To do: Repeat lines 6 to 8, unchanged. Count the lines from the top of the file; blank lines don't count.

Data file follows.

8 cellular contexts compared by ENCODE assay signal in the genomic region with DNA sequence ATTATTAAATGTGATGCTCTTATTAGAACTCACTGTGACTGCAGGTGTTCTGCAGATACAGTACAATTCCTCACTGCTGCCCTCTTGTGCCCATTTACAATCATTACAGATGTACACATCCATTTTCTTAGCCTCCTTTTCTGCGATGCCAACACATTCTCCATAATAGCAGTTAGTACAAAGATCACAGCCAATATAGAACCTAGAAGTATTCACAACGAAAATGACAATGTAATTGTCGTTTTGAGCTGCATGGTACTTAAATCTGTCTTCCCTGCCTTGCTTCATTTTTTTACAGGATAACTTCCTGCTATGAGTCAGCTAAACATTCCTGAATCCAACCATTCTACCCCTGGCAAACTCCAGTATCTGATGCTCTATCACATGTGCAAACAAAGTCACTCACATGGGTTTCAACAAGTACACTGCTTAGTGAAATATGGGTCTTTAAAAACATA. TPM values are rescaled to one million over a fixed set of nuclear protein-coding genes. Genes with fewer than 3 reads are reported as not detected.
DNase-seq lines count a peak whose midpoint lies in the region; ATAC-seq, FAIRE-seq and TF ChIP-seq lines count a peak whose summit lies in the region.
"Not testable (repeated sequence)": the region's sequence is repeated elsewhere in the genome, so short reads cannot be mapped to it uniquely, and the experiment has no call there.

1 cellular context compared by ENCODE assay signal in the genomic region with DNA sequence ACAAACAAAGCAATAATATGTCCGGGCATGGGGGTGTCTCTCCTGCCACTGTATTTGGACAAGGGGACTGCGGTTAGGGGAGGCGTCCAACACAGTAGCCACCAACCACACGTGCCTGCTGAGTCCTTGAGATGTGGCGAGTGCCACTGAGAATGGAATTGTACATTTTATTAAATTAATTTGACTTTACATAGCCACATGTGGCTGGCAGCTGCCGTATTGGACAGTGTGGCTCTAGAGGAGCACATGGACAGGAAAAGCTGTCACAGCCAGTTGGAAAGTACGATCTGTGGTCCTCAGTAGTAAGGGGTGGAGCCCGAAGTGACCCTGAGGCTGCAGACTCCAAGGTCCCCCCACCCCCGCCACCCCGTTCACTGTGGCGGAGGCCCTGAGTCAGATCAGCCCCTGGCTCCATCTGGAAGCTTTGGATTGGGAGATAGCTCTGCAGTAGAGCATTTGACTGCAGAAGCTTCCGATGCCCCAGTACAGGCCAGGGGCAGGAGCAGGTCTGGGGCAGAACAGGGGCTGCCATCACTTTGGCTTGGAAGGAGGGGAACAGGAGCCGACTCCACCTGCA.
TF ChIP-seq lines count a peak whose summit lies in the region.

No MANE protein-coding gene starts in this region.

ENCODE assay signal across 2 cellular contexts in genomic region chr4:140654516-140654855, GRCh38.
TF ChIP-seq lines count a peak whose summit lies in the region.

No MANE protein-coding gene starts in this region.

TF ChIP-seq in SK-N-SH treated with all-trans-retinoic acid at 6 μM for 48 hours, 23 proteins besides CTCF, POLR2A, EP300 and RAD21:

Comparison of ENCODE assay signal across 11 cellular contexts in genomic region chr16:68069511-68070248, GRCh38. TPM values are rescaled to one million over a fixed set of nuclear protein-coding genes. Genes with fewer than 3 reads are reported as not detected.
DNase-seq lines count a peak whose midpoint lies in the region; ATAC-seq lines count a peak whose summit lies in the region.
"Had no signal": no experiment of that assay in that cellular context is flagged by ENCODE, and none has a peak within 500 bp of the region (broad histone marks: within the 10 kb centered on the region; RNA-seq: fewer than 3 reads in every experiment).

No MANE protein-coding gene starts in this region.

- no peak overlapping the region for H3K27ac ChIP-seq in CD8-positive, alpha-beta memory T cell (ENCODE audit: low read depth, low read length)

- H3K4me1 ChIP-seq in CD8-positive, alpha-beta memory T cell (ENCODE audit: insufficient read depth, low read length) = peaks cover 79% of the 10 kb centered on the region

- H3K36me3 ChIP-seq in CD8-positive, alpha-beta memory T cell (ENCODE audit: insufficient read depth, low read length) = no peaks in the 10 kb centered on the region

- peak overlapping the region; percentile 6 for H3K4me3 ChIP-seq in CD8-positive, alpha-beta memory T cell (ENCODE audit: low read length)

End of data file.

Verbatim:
No MANE protein-coding gene starts in this region.

ENCODE assay signal across 2 cellular contexts in genomic region chr4:140654516-140654855, GRCh38.
TF ChIP-seq lines count a peak whose summit lies in the region.